PUBLISHED: 23:12 EST, 26 March 2012 | UPDATED: 23:13 EST, 26 March 2012
Americans are ditching the wide open spaces and romance of the wilderness for the crowded streets of cities as Census data shows 8 of every 10 are now considered urbanites.
The most urban state is California – one that dominates the popular imagination as a land of empty deserts, never-ending beaches and thick redwood forests.
According to the latest Census data collected in 2010, a total of 80.7 per cent of Americans lived in urban areas, up from 79 per cent in 2000.
Still at the top: The New York-Newark area is still the most populous in the country, but Charlotte, North Carolina and Austin, Texas also had big hikes
At the same time, the population of urban areas grew by 12.1 per cent, much faster than the country’s growth rate of 9.7 per cent from 2000 to 2010.
As a result, only 19.3 per cent of the U.S. population lived in rural areas in 2010, which is down from 21 per cent in 2000.
More people residing in urban areas could drive up demand for housing, public transportation, road repairs and social services such as schools and healthcare, a change that can be problematic as this is a time when city budgets are starving from cuts in state aid and lower property-tax revenues.
In some places, the growth rate was more than 50 per cent, including Charlotte, North Carolina, where the population increased by 64.6 per cent over the decade.
Another state that showed interesting results was California, where almost all of the residents- 95 per cent- live in urban areas. Consequently the state has the largest urban population, 35.4 million.
Out of the 10 most densely populated areas in the entire country, seven are in the Golden State.
Silver city in the Golden state: The area made up of Los Angeles, Long Beach and Anaheim- which includes Venice Beach (pictured) is the second-most populated in the country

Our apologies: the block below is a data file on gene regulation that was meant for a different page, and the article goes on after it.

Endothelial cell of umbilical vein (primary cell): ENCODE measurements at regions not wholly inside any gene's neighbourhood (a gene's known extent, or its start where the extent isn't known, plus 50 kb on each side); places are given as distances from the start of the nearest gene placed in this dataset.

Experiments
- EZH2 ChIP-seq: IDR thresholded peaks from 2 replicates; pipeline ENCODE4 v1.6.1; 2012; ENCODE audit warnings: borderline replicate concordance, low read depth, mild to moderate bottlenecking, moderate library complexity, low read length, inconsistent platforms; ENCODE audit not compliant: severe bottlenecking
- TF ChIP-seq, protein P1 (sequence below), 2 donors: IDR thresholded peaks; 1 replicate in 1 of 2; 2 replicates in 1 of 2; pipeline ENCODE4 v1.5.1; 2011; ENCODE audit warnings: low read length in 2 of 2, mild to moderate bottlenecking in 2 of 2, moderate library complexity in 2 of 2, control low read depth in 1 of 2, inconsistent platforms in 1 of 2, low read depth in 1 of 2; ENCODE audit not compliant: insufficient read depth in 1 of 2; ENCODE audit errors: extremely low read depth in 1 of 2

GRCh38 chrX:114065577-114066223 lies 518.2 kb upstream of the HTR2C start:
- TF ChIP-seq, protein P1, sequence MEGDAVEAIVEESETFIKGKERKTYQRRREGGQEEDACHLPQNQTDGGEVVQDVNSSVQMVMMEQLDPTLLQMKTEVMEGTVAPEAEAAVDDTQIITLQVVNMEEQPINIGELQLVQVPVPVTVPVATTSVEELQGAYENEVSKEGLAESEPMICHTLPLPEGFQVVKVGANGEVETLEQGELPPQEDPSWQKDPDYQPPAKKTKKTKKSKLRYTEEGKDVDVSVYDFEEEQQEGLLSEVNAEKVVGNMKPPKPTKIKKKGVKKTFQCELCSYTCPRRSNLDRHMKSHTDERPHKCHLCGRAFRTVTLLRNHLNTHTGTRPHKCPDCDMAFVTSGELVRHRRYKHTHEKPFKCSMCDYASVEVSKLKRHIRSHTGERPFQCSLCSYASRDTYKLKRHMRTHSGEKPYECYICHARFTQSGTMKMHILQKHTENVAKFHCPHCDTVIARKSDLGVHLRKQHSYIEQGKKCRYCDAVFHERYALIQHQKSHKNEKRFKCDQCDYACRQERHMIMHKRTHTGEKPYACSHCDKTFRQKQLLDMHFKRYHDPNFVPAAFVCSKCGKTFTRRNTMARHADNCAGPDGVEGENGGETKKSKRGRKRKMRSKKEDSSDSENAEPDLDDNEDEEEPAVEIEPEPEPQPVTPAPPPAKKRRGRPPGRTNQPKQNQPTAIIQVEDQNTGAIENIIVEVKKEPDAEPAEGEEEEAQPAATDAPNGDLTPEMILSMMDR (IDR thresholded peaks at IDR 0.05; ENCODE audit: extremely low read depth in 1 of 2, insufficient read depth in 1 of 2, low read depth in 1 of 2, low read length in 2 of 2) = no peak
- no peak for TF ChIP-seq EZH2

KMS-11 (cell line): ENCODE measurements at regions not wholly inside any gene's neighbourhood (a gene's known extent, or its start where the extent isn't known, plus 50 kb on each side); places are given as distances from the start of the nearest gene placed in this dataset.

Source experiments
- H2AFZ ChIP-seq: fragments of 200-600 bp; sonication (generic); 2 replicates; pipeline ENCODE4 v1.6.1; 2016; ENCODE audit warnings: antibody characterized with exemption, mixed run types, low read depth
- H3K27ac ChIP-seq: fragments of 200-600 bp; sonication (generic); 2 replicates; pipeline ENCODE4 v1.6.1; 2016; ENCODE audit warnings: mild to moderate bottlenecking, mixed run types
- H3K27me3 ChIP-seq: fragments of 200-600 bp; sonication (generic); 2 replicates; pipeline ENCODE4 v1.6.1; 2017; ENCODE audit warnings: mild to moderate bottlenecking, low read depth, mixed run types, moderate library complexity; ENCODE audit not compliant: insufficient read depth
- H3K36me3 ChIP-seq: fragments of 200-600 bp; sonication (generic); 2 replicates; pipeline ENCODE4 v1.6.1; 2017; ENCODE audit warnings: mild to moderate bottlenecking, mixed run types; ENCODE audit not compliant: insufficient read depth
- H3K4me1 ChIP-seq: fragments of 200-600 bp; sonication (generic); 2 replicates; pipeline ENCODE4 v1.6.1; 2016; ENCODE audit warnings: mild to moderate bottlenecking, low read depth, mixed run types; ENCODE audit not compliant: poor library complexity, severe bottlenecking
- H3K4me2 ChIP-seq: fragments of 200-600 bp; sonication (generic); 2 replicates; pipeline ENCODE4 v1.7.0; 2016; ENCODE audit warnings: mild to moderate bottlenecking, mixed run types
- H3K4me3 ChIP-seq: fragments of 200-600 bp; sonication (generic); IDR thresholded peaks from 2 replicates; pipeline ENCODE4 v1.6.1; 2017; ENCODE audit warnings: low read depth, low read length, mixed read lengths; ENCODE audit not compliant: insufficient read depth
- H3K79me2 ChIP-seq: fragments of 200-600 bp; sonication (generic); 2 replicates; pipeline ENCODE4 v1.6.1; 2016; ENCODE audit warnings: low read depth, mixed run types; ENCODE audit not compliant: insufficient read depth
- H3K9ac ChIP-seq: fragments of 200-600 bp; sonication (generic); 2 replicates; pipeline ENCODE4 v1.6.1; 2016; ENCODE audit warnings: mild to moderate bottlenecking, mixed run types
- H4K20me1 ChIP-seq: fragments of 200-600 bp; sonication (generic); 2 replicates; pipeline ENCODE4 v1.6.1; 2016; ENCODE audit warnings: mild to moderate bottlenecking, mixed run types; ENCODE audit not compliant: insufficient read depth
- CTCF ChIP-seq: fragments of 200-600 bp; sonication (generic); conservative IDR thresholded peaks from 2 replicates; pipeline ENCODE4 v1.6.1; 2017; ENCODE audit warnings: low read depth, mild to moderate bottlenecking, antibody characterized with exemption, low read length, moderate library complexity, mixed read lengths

The area made up of Los Angeles, Long Beach and Anaheim is the second-most populated in the country, with more than 12.1 million residents. It is also the most densely populated.
‘Even though you think of the West as these wide open spaces, many of these people are living in highly dense urban areas,’ said William Frey, a Brookings Institution senior fellow who specializes in metropolitan demographics.
One reason for such density is simply that much of the land in western states is off-limits, used by the federal government for national parks, defense, and other endeavors, Mr Frey said.
The New York and Newark area is still the most populous, with 18.4 million residents, a position it has held since the U.S. Census first defined urbanized areas in 1950.
Chicago is third.
Massive growth: In Charlotte, North Carolina the Census showed a population growth 64.6 per cent over the past decade
Among urbanized areas with populations of 1 million or more, Charlotte grew at the fastest rate, followed by Austin, Texas which increased 51.1 per cent. The part of Nevada encompassing Las Vegas and Henderson rose 43.5 per cent over the decade.
Charlotte and Austin also had the highest rates of land area change, with Charlotte’s geography increasing by 70.5 per cent and Austin’s by 64.4 per cent.
‘It isn’t just migration,’ Mr Frey said. ‘It’s that urbanized areas are bigger in size.’
The Midwest dominated the birth of new major cities, with Cape Girardeau, Missouri; Grand Island, Nebraska; Manhattan, Kansas, and Midland, Michigan, all joining the ranks.
Arizona’s Lake Havasu City and Sierra Vista are also joined the ranks of cities as well, being deemed urbanized areas.